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The Royal Albert Bridge (1854 - 1859)

The Brunel Bridge, otherwise known as The Royal Albert Bridge was built by celebrated English Engineer Isambard Kingdom Brunel, establishing one of the greatest bridges in the world.


In 1846 Cornwall Railway Act received Royal Assent to replace the Saltash Ferry, with a railway bridge linking Cornwall and the rest of the UK. Isambard Brunel decided that the bridge should have a single pier mid stream which would support 2 spans of 139 m (455ft). The railway would then have to be supported by a further 10 approach spans on the Cornwall side and 7 on the Devon side. There was however nowhere to secure the tension chains, so Brunel had to design a bridge with self supporting trusses. His solution was oval shaped arched trusses that rest on top of the piers.

On July 4th 1853 the Mayor of Saltash, Mr W Rundle laid the first foundation of the Cornish piers. The central pier was capped in 1856 and work then began to erect the four octagonal columns which were to hold the deck.


On September 1st 1857 some 20,000 spectators came out to watch as the first truss was floated out into the centre of the river supported by two barges. It took 2 hours, 5 navy vessels and 500 men to manoeuvre them through 45 degrees, where as the tide turned they sank into position on to the piers. The truss was gradually raised at a rate of 6 feet a week using hydraulic jacks until July 1st 1858, where it reached its final height 100 feet above the water.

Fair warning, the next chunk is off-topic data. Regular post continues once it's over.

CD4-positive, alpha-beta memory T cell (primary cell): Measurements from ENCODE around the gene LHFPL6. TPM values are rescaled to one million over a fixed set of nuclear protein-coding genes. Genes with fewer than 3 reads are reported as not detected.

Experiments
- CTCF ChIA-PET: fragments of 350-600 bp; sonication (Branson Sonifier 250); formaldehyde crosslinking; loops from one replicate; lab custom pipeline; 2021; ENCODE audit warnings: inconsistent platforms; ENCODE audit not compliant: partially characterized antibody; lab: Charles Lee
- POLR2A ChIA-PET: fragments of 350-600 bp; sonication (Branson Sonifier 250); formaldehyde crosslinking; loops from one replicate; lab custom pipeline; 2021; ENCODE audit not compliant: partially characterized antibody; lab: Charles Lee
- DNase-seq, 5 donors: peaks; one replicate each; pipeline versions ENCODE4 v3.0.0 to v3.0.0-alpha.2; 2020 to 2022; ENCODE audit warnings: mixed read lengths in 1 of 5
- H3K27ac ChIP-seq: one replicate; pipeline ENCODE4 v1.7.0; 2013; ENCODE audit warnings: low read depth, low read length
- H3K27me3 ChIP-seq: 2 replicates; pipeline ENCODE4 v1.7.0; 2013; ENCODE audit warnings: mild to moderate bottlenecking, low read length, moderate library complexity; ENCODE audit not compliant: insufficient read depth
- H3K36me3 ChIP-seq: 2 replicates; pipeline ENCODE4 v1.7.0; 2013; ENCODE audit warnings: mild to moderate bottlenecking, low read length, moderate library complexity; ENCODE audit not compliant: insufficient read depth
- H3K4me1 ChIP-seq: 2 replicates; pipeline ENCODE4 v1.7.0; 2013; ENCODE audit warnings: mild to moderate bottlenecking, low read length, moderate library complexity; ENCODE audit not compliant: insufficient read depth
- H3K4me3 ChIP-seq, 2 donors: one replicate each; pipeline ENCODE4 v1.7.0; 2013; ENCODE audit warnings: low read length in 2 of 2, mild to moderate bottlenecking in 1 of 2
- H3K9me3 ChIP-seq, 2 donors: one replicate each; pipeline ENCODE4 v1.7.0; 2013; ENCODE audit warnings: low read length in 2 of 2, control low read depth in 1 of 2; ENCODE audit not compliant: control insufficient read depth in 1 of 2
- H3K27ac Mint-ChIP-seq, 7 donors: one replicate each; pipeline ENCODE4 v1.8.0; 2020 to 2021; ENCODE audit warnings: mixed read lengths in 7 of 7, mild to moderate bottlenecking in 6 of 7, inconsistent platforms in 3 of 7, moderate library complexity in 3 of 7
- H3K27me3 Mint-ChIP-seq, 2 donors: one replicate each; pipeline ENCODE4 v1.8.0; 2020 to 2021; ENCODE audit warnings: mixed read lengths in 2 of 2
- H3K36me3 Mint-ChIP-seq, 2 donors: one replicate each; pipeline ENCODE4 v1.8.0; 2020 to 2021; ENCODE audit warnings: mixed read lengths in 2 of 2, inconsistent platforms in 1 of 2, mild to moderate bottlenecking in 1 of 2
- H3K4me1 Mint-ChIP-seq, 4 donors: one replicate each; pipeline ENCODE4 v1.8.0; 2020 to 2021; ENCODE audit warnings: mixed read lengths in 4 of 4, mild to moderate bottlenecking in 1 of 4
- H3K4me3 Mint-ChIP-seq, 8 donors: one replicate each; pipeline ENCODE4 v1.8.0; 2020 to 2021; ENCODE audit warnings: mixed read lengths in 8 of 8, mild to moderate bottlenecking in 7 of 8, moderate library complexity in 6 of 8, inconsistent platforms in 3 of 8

On July 10th 1858, the second span for the Devonshire side was floated out into the river. With excitement building for the amazing feat of engineering Brunel and his workers had pulled off, special trains were laid on to bring spectators from London. Unfortunately on the day of the Bridge's opening Brunel himself was too ill to attend.

On May 2nd 1859 his Royal Highness Prince Albert officially opened the bridge, where he walked from Saltash Station and walked back across the bridge to Devon to officially declare the bridge open. 


Brunel finally crossed his bridge two days after the opening in his own open wagon. He died a few months later on 5th September 1859.


In 2009 the town of Saltash celebrated 150 years since the bridge's opening and while now used as a modern railway line into Cornwall, visitors to the area can still enjoy scenic journeys on the line on steam locomotives.


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